Plots: The Way I See Them

Disclaimer: I receive no compensation for any reference material I list.

Last time I wrote about the magic If and how it pertains to World-building. While writing that section, it came to me I don’t have the same process for any series, book, or possibly even a chapter in a book I write. For me, it has always been about storytelling.

I tend to do many steps at once, in no particular order. What works for me might drive you nuts. That is the beauty of storytelling in any media. There is no one correct way to the finished product. There is no one perfect finished product.

As with most, we learn the rules so we know how or why to break them. These are not really rules, just thoughts on Plot I have gathered over the years.

My thoughts on writing have been shaped by my years of creating theatre. Many of the ideas come from theatre theorists not necessarily writing theorists. I think of the lessons as a salad bar, take what you want, what works for you and bypass the rest. Only you will ever know what works for you.

Aristotle, in his thesis on Poetics, wrote a checklist of what he thought made good theatre… specifically tragedy or what we might consider drama; this is how he saw it. Written around 335BC as a repudiation of his teacher’s work on Theatre written by Plato. The work centered on what he thought was the important parts of a good play among other things. Many of the things make little sense now, like the Unities, but some still hold true today.

I will not go over the entire work, but I do suggest you check out the cliffs notes on the title since it is the earliest surviving theoretical piece on theatre and the foundation for much of what we do as authors.

According to Aristotle; plot is quite simply the most important part of a story. Plot is the series of actions that takes the story from the beginning, middle, and finally to the end.

One of the keywords I like to think of when plotting is ACT. The ACTors ACT taking ACTions through the ACTs of the story to move the plot along with the ACTivity keeping readers or listeners ACTivated and engaged with ACTual or at least possible situations. In my opinion, the plot should take out as much of the boring stuff as possible.

When I say action, I don’t mean blowing stuff up, it can be actions, of body or brain, internal or external, it is a chain of events that starts at the beginning and runs through the story to the last action. There can be subplots and red herrings along the way, but there should be one thread from the inciting incident to the final action. I also suggest it doesn’t matter which theory of dramatic action you incorporate into your story’s DNA.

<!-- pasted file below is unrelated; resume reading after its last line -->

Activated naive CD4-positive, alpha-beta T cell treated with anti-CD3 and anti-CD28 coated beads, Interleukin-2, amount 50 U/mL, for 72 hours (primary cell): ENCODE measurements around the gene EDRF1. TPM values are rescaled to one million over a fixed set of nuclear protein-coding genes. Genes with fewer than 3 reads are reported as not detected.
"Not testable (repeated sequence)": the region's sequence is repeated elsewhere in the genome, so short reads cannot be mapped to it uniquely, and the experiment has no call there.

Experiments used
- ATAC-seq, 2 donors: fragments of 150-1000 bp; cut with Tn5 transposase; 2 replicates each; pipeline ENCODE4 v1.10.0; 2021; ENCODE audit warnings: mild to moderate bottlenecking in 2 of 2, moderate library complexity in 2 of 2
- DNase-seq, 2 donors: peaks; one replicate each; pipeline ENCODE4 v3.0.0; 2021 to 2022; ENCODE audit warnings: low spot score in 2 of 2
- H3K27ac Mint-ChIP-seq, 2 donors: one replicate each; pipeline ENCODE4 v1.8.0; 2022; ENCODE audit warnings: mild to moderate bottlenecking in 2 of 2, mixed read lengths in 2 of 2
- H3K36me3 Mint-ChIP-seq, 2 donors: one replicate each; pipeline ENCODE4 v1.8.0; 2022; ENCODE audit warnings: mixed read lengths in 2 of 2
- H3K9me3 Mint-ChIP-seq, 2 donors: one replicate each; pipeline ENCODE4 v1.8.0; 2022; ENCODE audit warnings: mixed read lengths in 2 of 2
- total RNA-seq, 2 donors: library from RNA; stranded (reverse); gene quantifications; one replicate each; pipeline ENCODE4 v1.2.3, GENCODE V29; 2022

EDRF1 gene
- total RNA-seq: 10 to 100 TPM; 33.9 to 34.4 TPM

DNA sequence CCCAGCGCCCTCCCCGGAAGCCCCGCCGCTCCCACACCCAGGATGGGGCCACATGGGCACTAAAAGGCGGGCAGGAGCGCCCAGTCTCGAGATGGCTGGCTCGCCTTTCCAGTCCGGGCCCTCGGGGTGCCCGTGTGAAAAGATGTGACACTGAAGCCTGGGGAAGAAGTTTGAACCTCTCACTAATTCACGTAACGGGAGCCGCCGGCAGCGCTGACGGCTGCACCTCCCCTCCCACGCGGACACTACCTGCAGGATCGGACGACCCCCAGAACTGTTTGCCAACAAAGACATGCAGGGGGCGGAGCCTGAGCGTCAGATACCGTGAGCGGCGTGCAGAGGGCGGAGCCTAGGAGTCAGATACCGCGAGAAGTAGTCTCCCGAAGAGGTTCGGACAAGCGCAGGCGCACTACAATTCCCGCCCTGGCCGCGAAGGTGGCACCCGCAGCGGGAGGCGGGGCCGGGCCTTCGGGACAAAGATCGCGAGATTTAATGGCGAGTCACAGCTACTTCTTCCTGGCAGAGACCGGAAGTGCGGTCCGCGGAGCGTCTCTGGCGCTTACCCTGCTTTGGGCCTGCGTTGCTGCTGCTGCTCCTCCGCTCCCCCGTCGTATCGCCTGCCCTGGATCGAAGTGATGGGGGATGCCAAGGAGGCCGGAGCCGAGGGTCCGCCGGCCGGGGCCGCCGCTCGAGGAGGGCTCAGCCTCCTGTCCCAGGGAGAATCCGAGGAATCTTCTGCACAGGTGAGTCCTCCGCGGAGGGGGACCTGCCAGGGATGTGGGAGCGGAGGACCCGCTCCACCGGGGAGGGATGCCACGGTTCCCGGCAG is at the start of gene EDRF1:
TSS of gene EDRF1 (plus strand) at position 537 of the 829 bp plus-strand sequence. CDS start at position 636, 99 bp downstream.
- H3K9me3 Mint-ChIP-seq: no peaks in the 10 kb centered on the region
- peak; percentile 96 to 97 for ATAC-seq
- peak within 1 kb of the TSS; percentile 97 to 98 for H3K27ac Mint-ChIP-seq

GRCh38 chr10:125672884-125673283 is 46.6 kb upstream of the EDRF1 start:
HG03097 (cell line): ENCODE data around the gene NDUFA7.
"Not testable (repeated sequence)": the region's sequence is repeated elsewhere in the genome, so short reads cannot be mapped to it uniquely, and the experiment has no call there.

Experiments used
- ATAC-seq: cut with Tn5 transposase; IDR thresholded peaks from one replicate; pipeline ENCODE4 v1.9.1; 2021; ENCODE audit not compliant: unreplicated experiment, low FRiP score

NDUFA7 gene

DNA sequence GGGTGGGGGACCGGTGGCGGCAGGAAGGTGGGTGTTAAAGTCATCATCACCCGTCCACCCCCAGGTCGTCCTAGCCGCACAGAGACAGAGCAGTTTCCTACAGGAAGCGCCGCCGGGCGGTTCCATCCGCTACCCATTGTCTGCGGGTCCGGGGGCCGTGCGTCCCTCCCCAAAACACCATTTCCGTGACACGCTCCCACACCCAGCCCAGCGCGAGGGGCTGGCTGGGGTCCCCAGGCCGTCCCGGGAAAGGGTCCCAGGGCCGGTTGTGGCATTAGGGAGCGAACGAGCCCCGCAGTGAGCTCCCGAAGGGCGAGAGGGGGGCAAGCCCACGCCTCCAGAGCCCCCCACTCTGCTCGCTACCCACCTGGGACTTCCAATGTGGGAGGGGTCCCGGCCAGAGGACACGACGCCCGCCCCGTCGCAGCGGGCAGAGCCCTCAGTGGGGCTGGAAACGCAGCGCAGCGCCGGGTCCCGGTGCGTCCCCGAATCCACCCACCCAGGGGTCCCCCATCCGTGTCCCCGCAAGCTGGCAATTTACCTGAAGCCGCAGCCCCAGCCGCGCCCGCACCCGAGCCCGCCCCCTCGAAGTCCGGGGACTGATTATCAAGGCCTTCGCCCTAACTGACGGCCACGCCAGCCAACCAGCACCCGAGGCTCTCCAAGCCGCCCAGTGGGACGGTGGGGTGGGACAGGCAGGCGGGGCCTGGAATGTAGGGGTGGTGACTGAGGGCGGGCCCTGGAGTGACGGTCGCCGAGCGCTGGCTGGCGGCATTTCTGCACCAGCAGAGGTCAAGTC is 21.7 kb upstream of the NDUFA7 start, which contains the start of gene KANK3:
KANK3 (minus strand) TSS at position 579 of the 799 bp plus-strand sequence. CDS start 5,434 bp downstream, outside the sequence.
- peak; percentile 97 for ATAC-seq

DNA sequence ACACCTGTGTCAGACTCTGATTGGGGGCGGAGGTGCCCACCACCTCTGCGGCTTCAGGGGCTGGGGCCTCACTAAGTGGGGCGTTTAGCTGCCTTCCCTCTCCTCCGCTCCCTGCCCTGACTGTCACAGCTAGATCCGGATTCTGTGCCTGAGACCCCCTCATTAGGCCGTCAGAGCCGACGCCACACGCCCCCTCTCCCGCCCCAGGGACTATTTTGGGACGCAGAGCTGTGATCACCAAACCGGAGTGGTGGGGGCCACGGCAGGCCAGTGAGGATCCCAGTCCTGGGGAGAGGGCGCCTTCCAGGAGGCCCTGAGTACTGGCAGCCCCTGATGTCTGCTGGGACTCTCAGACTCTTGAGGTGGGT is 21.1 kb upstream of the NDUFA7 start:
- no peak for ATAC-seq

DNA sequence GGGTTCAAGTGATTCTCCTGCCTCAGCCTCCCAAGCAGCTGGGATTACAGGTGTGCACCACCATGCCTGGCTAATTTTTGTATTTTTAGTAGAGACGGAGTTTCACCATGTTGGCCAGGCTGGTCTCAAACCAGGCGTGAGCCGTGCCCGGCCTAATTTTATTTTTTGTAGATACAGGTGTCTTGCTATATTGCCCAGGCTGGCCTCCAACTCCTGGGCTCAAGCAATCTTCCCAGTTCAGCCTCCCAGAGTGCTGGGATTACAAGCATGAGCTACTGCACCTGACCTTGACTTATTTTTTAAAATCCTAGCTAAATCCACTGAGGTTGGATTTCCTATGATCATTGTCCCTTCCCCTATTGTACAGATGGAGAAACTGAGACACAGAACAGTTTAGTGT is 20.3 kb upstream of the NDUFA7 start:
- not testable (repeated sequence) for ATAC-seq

Progressive plot, Episodic plots, Parallel plot, or even the hero’s tale as examples. They all need at least one thread to pull the story along to the conclusion.

This fits in with a number of theories on dramatic structure, including the five-act structure as discussed by Gustav Freytag when he studied Greek and Shakespearean drama. I am not going to bore you with the theory you probably learned it in high school. Take some time and go back, look over the thoughts on the pyramid of dramatic action, it might make more sense now that you are an author.

Even if you are using episodic plots, each mini-climax will have a rising and falling action. It all works together to make a whole.

One more reference book and I will finish. In 1983 David Ball wrote a book on Literary Analysis called Backwards and Forwards: A Technical Manual for Reading Plays. It is a wonderful sourcebook, in particular the section where he speaks about triggers and heaps, or to use more common words cause and effects will help you find the plot holes any story might have.

The practice is simple enough, read the story from the last action to the first, and you should be able to plot the cause and effect from the Inciting Incident to the final death… if that is the last action of the story. If you are concerned with filling those plot holes, this will force you to look at your connections differently. If you have to cut words from your manuscript, this will help show the things you should not cut at all, or you might open a plot hole large enough to sink your story.

These are, of course, just suggestions concerning the plot. There is more than one way to write a story, I don’t plot every story I write, but when I write the story without a written roadmap, I still need to be concerned with the overall plot of my story, or it will be doomed to fail, or worse, be boring.

Thanks for listening, I hope this helps. Next time I will talk about Characters, main, secondary, and all the others that might make an Author go crazy.

One last thought, if stuck in a scene, and you’re not sure where you want to go, think of action words you need the scene to push through.

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